American Revolution leaders made three major risks. One of them was to seek independence from the British Empire which was more powerful, and this made them become the first colonies in America to find freedom from the mother empire. Secondly, they came up with the idea of forming a union of thirteen states, one of the things which had not been experienced before, since the colonies were known for bickering with other people. Lastly, they sacrificed their new state into a republic, then the radical and finally the risky government form (Okihiro 2014). These risks were successful, and it enabled the government to secure a magnanimous boundary in the peace treaty in 1783. Today, people can elect their governments which are stable, effective and even long lasting because of the risks which were taken by early leaders.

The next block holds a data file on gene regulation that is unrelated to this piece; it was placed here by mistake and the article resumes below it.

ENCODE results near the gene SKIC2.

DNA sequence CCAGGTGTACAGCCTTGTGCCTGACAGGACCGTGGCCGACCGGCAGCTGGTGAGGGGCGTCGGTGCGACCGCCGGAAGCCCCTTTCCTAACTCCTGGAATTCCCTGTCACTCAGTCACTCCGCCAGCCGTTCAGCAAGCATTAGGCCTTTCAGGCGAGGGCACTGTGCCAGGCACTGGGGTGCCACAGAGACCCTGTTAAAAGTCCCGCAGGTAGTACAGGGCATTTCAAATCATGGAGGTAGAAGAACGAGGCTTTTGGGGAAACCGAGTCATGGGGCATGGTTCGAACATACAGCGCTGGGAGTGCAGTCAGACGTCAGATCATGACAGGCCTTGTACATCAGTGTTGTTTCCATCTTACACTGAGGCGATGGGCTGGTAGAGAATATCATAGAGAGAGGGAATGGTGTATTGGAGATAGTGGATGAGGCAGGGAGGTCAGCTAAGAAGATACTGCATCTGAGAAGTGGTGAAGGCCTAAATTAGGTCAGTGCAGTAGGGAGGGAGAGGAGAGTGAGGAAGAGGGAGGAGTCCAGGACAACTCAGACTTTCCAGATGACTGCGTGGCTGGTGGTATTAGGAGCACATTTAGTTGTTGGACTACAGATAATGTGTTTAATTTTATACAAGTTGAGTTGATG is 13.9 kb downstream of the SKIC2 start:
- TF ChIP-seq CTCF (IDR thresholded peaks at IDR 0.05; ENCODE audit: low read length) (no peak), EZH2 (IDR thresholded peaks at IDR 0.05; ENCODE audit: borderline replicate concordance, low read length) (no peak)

I believe James Madison was more influential in the establishment of American Political System in the 1970s. This is because he was the one who proposed the radical idea of a three-part federal system, being used today and also became the part of the new constitution of America. He felt that the federal government would take a major role which would overrule the mandate of individual state when considered to be unjust. He was also responsible for forming the republic party which opposed the political views of Federalists. He also collaborated with Alexander Hamilton and John Fay in composing Federalist papers. Although content in, they were not accepted during his time, the ideas and insights became part of American Politics.
What sets him apart from other is his personality. He was more concerned with the rights of the people. He protected citizens from the free exercise of their faculties. He made sure that they had freedom of speech, press, and right of property (Brinkley 2015). I agree with James Madison position since aimed at having a just government, which was going to protect the rights and properties of the citizen.
Brinkley, A. (2015). The Unfinished Nation: A Concise History of the American People, Volume I (Vol. 11, p. 7271). McGraw-Hill.
Okihiro, G. Y. (2014). Margins and mainstreams: Asians in American history and culture. University of Washington Press.